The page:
That weakness is the key to good horror. In many of my favorite horror games my ability to deal with enemies was poor at best. I needed to feel like I wasn’t equipped to deal with the creatures and horrors head on, but rather would have to take an extremely careful approach if I wanted to survive. Every second of life felt like it was earned, that my time in the game was not built around showing how cool I was. It was about the monsters, what they could do to me, and how little I could do to them.
It’s strange, as it works against a lot of the stuff that games are built on. Many games are built to make the players feel good, but horror games aren’t doing their job right if they do that. They have to be willing to make the player feel uncomfortable, risking player enjoyment in hopes that they will experience something special and different. It’s hoping that the player will get a kick out of being afraid in a controlled environment; that players don’t all need a story that makes them feel like a superhero to have a good time. In a market that strives to make players into the guy that saves the world, horror games ask that they be content to be the guy who lives to see tomorrow.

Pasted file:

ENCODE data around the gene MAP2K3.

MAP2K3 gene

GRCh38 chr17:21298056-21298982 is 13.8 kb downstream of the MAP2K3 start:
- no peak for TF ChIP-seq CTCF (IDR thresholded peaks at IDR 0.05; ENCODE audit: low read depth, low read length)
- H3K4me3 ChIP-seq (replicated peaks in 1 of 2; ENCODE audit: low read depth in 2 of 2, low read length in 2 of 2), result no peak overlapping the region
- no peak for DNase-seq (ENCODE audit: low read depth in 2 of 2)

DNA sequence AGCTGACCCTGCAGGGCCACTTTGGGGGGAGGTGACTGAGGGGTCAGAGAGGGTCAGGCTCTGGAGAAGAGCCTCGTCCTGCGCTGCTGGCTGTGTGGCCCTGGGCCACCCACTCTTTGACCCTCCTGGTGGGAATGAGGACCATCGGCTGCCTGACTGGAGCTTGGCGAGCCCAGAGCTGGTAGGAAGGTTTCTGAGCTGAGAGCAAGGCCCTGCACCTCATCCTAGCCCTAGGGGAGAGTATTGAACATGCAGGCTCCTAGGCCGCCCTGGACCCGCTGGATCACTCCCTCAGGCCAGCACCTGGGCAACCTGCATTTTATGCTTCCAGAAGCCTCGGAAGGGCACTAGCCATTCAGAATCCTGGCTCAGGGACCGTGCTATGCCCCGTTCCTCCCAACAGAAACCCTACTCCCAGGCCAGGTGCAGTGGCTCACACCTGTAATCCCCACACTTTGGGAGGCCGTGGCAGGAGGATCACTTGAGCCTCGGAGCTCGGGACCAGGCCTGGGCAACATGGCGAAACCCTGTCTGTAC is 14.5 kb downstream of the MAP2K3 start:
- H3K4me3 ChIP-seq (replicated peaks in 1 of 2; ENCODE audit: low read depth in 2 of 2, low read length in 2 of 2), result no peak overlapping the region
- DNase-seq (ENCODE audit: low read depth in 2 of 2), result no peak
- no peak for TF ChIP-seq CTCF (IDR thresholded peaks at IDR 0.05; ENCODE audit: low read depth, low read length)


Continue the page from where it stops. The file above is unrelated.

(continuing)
Dead Space 3 wasn’t willing to take the steps necessary to make the player feel that vulnerability. Instead, it was content to lean into action territory so that it could please the most possible players. It took the low risk approach, which is a shame because I can see the horror game that Visceral Games wish they had the courage to make. I can see the creepy storyline, unsettling atmosphere, and scary sound design that went into this game. I can see that they wanted the monster appearances and hordes to be frightening things to see and fight. Many elements of a good horror game are there, but they’ve been buried by the decisions that leaned the game more toward action and empowerment. It only took a handful of design and combat decisions to derail all of that good stuff, and I’m sorry to see it go.
Images courtesy of gamefaqs.com, gamerant.com, gajeles.blogspot.com